During that time he was able to once again work really hard in therapy to regain some of his capabilities. He did eventually begin having seizures again and still does today but is on medication to help control them. He has been able to attend school for 13 years. He has been in a self contained special education classroom for the most part. He has learned a lot of life skills. He goes to speech, physical and occupational therapy. Believe it or not he also goes to behavior therapy! Understandably, he has some frustration from not being able to do all the things he could before. He can say a few words but also knows some sign language and also uses his iPad to communicate. He is very social and loves to meet new people. He wants so badly to be more independent.
He used to love watching movies and recite the lines, but now grows frustrated that he can no longer say them. He also loved to play outside, especially on the slide. After the seizure when we’d go to the park, I could tell he remembered playing before. So I, with A LOT of help from big sister Taylor, would get him out of his wheelchair and to the top of the slide so he could still slide like he did before. The best thing about him though is that even if I couldn’t get him out and let him slide or swing, he still had fun. He would sit in his chair and laugh at his little sister and other kids playing. He was just happy to be there and be outside. He could write his name before, but after the seizure he couldn’t. It was truly heartbreaking to watch him try and see him get so frustrated and throw the marker across the room.
A while back we decided to get him a service dog. We wanted to work together with trainers to train his dog specifically for his needs rather than purchase a pre-trained dog. During this process we got a dog that was donated to the program by a breeder/trainer. Cyndi Mason, Boxers of Mercy, donated Romi to Braden. She is the best thing that has ever happened to him! She has literally changed his life.
She is able to help him with his frustrations and she offers him the ability to be more independent. She can open doors for him, bring him things and help calm him during outbursts. She can be with him so that I don’t have to be and that makes him so happy.
He’s going to be 19 this July. He is graduating high school. He wants and needs independence. I have always anticipated his needs and done things for him even before he asked. It is my job to take care of him. While that is still what I want to do (and always will) I am very excited and proud to see his desire for independence. He even wants to get a job after graduation. Parents are always proud when their children meet milestones and goals but after almost losing him, not once but TWICE, I couldn’t be more proud to have him graduate high school!
For Braden to graduate high school is such a huge accomplishment. He has gone to school for 13 years and worked hard despite the difficulties he’s had. He’s done the best he could to get where he is. I wanted to have his senior pictures taken to share with our family and friends so that we all remember this great accomplishment.
Lacey with Delta Rose Photography made the session so much fun with her happy, upbeat personality and we loved that she let us include Romi.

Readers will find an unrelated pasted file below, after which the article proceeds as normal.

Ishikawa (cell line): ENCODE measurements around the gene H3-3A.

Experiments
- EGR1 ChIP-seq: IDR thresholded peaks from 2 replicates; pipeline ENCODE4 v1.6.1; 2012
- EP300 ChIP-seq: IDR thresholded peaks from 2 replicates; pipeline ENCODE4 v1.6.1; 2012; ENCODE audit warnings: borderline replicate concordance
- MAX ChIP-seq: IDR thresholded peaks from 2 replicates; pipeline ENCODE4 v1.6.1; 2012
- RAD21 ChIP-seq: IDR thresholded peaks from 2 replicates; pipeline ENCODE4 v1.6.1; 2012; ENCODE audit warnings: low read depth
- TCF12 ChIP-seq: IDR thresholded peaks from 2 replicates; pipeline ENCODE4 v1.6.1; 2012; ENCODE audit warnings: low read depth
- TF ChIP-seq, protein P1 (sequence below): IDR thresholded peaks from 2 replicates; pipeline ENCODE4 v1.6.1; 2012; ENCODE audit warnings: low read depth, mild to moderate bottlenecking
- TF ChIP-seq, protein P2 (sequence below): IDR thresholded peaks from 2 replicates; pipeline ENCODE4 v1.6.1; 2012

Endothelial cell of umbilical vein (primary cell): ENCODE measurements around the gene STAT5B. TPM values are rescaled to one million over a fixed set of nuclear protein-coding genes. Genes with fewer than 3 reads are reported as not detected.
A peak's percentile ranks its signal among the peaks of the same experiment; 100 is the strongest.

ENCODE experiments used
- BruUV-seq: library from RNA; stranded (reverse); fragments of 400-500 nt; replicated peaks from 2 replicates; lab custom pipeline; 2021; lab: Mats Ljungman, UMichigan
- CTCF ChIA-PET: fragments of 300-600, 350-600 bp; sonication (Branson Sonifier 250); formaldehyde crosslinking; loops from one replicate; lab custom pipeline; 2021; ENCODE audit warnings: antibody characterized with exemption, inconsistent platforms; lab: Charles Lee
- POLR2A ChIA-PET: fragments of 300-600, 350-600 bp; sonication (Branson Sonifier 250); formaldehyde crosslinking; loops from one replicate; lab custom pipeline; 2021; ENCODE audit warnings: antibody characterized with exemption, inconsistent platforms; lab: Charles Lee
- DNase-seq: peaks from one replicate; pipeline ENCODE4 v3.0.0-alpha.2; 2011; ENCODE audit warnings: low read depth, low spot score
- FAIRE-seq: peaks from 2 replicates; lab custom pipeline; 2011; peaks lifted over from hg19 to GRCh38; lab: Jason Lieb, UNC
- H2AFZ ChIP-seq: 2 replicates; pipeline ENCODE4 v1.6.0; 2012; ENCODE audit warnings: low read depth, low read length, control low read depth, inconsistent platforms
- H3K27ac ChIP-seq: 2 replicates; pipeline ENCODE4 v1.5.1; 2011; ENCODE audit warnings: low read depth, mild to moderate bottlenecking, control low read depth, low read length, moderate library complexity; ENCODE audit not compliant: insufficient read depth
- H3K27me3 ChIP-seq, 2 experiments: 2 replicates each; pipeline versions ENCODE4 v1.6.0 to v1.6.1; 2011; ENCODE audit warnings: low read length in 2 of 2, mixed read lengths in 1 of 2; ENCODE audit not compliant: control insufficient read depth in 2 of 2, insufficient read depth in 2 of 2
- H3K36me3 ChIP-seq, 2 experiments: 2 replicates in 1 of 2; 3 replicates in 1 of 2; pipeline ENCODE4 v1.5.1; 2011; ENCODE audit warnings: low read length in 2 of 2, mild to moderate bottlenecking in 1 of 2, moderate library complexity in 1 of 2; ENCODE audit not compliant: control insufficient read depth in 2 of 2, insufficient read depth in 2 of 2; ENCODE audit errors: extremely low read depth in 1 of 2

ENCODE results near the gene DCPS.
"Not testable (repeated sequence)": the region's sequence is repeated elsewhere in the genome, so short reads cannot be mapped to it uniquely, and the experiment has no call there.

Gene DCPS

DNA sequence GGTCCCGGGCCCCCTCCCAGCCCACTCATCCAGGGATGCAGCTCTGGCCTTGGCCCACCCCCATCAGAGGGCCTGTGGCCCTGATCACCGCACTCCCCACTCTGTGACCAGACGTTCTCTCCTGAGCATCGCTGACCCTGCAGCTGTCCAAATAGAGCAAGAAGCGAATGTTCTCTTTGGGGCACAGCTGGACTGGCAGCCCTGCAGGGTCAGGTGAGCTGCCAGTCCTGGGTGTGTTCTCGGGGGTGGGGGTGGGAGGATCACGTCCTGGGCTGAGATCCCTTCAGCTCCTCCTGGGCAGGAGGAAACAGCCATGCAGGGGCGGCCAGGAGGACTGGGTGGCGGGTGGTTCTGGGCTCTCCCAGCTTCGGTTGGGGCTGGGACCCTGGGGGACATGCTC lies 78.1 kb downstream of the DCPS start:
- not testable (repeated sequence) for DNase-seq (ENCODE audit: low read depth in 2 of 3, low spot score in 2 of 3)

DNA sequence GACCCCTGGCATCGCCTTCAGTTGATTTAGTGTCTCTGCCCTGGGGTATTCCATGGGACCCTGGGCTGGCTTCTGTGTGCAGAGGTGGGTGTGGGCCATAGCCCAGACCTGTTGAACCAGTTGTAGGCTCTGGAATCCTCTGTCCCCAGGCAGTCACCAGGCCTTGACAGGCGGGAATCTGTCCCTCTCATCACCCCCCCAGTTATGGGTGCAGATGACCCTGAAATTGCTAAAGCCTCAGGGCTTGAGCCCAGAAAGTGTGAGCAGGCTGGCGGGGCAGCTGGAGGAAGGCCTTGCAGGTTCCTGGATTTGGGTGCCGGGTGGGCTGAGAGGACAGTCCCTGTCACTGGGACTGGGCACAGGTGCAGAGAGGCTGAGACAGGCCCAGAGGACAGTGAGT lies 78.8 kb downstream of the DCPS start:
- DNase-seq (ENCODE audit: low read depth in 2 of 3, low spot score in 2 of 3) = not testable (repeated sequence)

Our day-to-day life changed forever on May 7, 2004. Not only for him and me, but also for his sisters and grandparents. When he was in the hospital for extended periods I had to be away from my daughters. I stayed at the hospital with him and never left. And it wasn’t because I loved him more. When you have more than one child you don’t love one more than the other. You will, however, be there for the one that needs you the most at the time. Grandparents and friends made sure my daughters were taken care of. They did a fantastic job of making them feel loved while I was away. But before the seizure, we could do anything we wanted any time we wanted just like any normal family. Since the seizure, we have to carefully plan outings and vacations. There are so many things that he can’t do now. We have to make sure there’s handicap accessibility everywhere we go. I have to make sure there are bathrooms appropriate for him everywhere we go. Day-to-day life changed in ways of just getting up and ready to go places. Braden used to pick his clothes, dress himself, brush his teeth and do all those things on his own. Now he needs help. But most importantly, and the thing I miss the most that he could do prior to the seizure, was his ability to walk up to me and say, ‘I love you Momma.’ He cannot say the words anymore. He does show me all the time how much he loves me, but it’s still sad that he cannot say those words anymore.
Even though he cannot say, ‘I love you momma,’ it is completely apparent to me and everyone else that he loves me, and others. He can do sign language for love (which I hope to get tattooed on my wrist one day) and he uses that sign many times a day. He also gives the absolute best hugs in the world. He will not go to school, to bed or anywhere away from me without giving me not just a hug, but several hugs and kisses. The love he has for me is obvious in so many ways.
He brings our family so much joy in so many ways. He’s so much fun, good hearted and happy almost all the time. You can be having the worst day imaginable and take one look at Braden and your day is so much better. I thank God every single day for all my children and my grandson, and I thank Him every single day for choosing me to be Braden’s mom!”
This story was submitted to Love What Matters by Braden’s mother, Jeri Evans, 47, of Byhalia, Mississippi.